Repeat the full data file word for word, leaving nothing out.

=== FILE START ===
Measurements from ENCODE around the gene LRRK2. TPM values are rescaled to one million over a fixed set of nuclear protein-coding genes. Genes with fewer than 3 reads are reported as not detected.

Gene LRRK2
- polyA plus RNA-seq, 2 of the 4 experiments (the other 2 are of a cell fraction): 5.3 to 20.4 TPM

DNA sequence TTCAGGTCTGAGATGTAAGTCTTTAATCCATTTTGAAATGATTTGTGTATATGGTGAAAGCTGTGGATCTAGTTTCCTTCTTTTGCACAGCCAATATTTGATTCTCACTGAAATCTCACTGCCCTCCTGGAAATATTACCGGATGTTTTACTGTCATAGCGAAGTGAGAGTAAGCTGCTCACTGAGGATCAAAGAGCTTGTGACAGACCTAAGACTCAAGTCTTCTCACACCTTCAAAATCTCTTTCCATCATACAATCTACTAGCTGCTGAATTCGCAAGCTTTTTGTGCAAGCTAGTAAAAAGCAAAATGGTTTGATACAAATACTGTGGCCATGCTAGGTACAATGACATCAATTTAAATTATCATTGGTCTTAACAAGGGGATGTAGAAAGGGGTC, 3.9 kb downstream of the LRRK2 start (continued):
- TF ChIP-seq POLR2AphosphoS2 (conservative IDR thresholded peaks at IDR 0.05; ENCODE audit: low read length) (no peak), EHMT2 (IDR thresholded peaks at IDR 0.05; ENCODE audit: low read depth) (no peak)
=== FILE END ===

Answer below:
Measurements from ENCODE around the gene LRRK2. TPM values are rescaled to one million over a fixed set of nuclear protein-coding genes. Genes with fewer than 3 reads are reported as not detected.

Gene LRRK2
- polyA plus RNA-seq, 2 of the 4 experiments (the other 2 are of a cell fraction): 5.3 to 20.4 TPM

DNA sequence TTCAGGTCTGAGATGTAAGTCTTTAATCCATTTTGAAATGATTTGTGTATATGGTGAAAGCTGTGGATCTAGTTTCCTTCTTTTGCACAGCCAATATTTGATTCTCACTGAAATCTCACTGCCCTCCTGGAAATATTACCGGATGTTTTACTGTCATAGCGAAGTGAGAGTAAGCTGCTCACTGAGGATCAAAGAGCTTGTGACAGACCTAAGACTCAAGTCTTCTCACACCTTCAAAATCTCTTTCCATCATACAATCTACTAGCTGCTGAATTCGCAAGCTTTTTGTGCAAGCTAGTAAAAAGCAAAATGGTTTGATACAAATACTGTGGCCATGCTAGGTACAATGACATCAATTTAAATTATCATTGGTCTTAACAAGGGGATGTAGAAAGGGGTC, 3.9 kb downstream of the LRRK2 start (continued):
- TF ChIP-seq POLR2AphosphoS2 (conservative IDR thresholded peaks at IDR 0.05; ENCODE audit: low read length) (no peak), EHMT2 (IDR thresholded peaks at IDR 0.05; ENCODE audit: low read depth) (no peak)